2. Thoughts on the Beethoven Sonatas (1970)
1. New essay by pianophile and recording producer Jeremy Hayes (E/F/G)
2. Many unseen photographs from the Philips/Decca archive and original sleeves
3. Recording and Work indices
Balancing invincible technical accuracy and virtuosity with rigorous intellectual and spiritual stimulation, Claudio Arrau played to probe, divine and to interpret the will of the composer, always faithful to the text. He viewed technique and virtuosity as inseparable from musical expression and constantly stressed the expressive, spiritual and creative power of virtuosity while downplaying its sensational aspect and suffusing every note with meaning. Eschewing superfluous gestures, his naturally relaxed manner of playing resulted in a very distinctive sound of amazing clarity, great tonal depth, nuance and beauty which could fill a concert hall with no apparent physical tension.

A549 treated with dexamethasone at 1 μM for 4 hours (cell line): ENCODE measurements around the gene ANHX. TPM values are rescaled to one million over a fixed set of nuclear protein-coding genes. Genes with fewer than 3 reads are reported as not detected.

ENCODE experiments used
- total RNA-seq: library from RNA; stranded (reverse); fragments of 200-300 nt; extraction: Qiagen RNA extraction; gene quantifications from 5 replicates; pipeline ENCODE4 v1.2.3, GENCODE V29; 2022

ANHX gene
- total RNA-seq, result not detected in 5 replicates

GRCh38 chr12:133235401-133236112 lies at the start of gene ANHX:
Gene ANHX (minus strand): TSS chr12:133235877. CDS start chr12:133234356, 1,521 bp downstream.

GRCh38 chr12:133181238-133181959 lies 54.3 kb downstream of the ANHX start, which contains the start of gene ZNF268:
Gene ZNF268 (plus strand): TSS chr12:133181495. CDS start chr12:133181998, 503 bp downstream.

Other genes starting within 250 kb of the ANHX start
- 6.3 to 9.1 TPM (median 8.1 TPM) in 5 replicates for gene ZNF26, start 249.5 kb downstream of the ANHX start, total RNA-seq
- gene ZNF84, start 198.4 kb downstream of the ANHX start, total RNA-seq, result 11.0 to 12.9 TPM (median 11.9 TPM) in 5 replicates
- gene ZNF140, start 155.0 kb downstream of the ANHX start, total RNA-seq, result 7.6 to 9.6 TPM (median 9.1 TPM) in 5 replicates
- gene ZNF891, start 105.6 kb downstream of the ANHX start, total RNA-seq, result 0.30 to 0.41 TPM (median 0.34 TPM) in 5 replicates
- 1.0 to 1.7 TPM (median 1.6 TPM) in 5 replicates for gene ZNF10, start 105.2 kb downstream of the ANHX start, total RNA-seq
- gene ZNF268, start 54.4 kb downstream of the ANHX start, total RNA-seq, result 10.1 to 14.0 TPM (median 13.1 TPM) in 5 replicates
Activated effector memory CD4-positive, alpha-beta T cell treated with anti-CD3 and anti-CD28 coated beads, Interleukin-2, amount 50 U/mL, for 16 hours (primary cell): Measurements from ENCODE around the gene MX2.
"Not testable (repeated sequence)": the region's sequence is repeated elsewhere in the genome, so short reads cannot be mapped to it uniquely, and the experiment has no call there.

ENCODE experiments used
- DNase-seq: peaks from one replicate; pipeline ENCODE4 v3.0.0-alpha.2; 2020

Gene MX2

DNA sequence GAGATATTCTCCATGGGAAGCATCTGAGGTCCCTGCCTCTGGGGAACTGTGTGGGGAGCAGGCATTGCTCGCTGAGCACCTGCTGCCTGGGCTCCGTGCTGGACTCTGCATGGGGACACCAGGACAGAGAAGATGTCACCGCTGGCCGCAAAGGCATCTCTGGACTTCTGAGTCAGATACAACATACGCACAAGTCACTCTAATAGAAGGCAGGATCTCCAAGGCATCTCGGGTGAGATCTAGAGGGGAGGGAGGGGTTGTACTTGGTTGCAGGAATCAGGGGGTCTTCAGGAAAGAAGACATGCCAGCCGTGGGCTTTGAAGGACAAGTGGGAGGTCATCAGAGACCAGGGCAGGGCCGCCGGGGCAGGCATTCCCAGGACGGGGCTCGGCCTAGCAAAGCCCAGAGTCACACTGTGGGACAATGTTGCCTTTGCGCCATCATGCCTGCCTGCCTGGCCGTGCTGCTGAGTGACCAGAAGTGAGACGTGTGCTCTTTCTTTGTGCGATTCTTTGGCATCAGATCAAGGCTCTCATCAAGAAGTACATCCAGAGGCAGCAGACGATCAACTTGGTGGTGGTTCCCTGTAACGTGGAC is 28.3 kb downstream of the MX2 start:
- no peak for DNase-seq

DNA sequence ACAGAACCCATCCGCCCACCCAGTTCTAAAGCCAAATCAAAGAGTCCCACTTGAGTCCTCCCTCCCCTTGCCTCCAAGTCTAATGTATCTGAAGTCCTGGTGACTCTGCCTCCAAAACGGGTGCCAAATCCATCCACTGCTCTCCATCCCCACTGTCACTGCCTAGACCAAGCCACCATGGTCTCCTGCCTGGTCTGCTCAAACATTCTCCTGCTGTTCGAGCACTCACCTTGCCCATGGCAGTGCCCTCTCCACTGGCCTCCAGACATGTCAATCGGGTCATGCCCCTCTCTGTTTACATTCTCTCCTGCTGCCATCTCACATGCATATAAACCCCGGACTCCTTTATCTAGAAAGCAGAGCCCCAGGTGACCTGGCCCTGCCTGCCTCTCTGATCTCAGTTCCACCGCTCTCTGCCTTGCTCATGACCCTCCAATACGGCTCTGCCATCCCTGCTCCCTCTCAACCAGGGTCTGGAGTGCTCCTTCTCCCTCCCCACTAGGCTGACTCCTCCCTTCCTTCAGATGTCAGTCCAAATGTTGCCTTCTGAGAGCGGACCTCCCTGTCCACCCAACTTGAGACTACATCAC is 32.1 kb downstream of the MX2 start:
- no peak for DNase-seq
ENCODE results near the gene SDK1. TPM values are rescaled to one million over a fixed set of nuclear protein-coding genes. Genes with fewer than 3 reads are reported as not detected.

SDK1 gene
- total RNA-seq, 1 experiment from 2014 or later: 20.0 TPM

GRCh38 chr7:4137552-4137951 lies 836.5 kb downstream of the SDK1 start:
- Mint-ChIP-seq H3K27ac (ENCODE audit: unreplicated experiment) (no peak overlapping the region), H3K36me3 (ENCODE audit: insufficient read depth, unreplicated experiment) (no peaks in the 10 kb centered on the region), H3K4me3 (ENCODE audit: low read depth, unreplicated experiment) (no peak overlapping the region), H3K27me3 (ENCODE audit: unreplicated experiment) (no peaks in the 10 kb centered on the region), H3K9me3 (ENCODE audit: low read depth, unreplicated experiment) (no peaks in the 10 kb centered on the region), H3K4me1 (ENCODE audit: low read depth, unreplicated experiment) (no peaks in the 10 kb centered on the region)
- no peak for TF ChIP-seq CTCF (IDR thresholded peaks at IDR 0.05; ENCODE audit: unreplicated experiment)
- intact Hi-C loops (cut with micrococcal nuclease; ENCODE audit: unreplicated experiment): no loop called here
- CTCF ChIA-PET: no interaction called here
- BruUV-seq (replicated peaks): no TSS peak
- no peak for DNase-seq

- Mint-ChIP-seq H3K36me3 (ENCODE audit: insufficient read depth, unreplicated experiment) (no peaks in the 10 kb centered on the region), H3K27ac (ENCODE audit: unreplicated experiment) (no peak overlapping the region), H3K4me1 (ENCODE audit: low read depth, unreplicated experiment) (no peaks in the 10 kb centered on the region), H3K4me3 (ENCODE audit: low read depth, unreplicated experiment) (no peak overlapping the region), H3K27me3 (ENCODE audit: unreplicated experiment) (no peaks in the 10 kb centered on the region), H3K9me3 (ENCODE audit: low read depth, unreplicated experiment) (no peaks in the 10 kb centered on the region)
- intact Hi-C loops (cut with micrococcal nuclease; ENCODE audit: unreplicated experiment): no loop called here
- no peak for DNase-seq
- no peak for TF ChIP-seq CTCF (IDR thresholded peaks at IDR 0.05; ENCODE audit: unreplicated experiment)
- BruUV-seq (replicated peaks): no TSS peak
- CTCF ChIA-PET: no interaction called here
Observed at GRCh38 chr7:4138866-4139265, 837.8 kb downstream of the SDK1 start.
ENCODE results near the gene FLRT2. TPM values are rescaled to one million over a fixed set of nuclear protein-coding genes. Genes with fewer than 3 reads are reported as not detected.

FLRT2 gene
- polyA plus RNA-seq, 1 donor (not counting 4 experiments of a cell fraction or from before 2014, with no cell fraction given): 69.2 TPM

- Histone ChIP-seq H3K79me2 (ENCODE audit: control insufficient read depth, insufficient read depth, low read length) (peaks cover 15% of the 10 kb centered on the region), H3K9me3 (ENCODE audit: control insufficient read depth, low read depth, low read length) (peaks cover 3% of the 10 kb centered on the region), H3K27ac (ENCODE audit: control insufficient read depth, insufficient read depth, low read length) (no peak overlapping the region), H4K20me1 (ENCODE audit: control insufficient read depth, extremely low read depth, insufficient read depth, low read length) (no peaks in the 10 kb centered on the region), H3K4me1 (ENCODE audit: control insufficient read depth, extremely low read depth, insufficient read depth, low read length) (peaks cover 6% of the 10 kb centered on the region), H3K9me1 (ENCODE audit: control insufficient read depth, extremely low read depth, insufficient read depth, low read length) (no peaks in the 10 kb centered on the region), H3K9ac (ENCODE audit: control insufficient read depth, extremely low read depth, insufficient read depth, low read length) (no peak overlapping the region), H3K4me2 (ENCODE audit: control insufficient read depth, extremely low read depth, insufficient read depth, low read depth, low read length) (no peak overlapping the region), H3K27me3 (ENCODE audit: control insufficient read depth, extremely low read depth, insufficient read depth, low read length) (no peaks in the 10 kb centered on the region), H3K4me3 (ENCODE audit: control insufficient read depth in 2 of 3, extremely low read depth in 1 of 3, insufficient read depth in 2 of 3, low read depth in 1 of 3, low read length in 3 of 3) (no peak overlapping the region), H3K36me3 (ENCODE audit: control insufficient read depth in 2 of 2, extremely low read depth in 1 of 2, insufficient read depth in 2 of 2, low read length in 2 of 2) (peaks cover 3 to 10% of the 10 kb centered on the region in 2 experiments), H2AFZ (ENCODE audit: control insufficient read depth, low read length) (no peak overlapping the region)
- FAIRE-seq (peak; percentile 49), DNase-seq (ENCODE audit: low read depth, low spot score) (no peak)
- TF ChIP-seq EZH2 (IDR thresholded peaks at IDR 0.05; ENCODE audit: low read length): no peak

Arrau’s career spanned the developments in sound recording from the acoustic era to modern digital recording and he emerged on those upland plateaus where the real heroes of music dwell. But he never remained on those plateaus as he explained in an interview in 1960: “It’s a question of evolution. Any artist who is alive develops all the time and what he thought was good a week ago is bad a week later.” Through the best part of the 20th Century, every recording of Arrau’s was considered an event. This was much helped by the close and warm, glorious sound the Philips engineers gave him on his records, starting with the Beethoven sonata cycle through to his recording of Bach’s G Major Partita, recorded only months before his death at the age of 88 in 1991.